We all know I can barely ride a horse but somehow they keep trotting onto my blog.  No apologies for yet another of my four-legged friends or for some more gorgeous  Armstrong and Miller whose classic RAF sketch I brought to you not long ago.

Sunday, 10 January 2010

That Portrait Again & The Man Himself


Frederick Gustavus Burnaby
by James Jacques Tissot
oil on panel, 1870
19 1/2 in. x 23 1/2 in. (495 mm x 597 mm)

© National Portrait Gallery, London                                                              Photo: Hugo Burnand

The Corinthian Column has just kindly pointed out the Tissot painting was doubtless an inspiration for Hugo Burnand's photographic portrait of HRH The Prince of Wales on his 60th Birthday.  

Now you may think that Frederick Gustavus Burnaby (1842-1885) looks a touch effete in this painting but he was reputed to be the strongest man in the British Army and was said to have carried a pony under one arm.  

He entered the Royal Horse Guards in 1859 but, restless for active service,  found adventure in balloon ascents, travel and exploration. As a correspondent for The Times he reported on General Gordon’s expedition to the Sudan, reaching Khartoum;  and made a famous winter journey on horseback across three thousand miles of the Russian steppes.  His account of that,  A Ride to Khiva (1876),  became a best seller.

A further book On Horseback through Asia Minor (1877)  described action against the Russians whilst he fought on behalf of the Turks.  Not content with that, he crossed the English Channel in a hot air balloon in 1882 and  acted as a military intelligence officer in The  Sudan under General Valentine ‘Pasha’ Baker.  Burnaby was killed by a spear to his throat at the hand of Dervish forces at the Battle of Abu Klea in 1885. 

References: The National Portrait Gallery; Wikipedia.


Thursday, 7 January 2010

Brothers in Arms

Frederick Burnaby by James Tissot 1870s

Little Augury has beaten me to it here with the new portrait of Princes William & Harry in uniforms of the Household Cavalry, The Blues & Royals. Painted by Nicky Philipps for the National Portrait Gallery.  

The charming informality of the two young soldiers references two great paintings of the past.

Lord John and Lord Bernard Stuart, two brothers who died in the English Civil War by Anthony van Dyck  c 1638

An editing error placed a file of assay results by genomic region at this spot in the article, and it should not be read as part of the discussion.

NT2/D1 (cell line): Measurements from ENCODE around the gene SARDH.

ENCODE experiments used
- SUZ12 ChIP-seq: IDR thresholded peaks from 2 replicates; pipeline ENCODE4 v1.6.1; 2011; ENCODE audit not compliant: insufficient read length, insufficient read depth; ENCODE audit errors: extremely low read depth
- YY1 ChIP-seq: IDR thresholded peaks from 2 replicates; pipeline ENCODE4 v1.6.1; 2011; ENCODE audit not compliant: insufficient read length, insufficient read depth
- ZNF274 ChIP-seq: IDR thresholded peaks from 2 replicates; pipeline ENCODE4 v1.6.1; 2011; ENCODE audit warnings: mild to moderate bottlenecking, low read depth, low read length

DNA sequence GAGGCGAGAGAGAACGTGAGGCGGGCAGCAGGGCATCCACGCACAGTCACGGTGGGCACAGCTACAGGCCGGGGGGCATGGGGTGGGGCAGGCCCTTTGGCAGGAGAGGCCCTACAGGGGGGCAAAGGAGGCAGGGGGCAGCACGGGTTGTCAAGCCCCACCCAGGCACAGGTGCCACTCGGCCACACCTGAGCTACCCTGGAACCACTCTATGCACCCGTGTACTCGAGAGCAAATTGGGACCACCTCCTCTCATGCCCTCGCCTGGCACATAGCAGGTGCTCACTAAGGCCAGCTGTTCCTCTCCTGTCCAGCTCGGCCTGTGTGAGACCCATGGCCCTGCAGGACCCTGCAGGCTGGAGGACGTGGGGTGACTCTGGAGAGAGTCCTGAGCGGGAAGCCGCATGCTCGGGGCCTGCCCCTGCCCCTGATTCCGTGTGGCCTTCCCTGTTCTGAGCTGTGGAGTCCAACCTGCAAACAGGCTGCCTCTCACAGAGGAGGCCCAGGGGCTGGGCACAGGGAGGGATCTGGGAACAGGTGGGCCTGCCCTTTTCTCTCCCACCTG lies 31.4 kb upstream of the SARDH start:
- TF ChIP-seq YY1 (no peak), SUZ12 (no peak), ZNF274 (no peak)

Wednesday, 6 January 2010

The Post-War Austerity Kitchen

I have been revisiting my favourite old cookery book to give some relief to the members of my household who are beginning to look like a spaghetti bolognaise.

 So last night I steamed the leeks from the bottom of the fridge, wrapped them in LIDL (30% off) ham and covered them in cheddar cheese sauce  not forgetting a sprinkling of brown bread crumbs. Into the oven at Gas Mark 5 and voila!  Marguerite Patten, our beloved English cookery diva who kept everyone going in World War II, would have smiled in her grave. Actually, is she dead yet?

Served with boiled potatoes and cabbage and garnished with Branston pickle I ate it in front of Family Guy. Then I treated myself to a glass of Port.  Apart from the telly bit, I felt like an old colonel in a gentleman’s club.  All very satisfying.

Today I trudged through the snow to the village butcher for oxtail and got a bloody great marrow bone free.   Bought a swede and three potatoes from W. Green and then had the most enormous difficulty carrying it all home whilst using my ski pole as a walking stick. I don’t want to slip up and die like the Atkins Diet man, do I?

In roasting the marrow bone to make stock, I stunk out the whole kitchen and I’m not doing that again. 

Meanwhile I forgot I’d already bought some chicken thighs.  I am not sure if my enthusiasm is going to run to cooking those too.

Tuesday, 5 January 2010

EEE with love from Rose C'est La Vie

little bird told me.. that Emily Evans Eerdmans is getting married tomorrow!

Sunday, 3 January 2010

Phaffing around in Photoshop

Some of these images I made in Photoshop have hardly seen the light of day. They come from my  file entitled  WHIMSY.  Just a bit of fun really.

Finally, my New Year's Resolution:

All images © Rosie West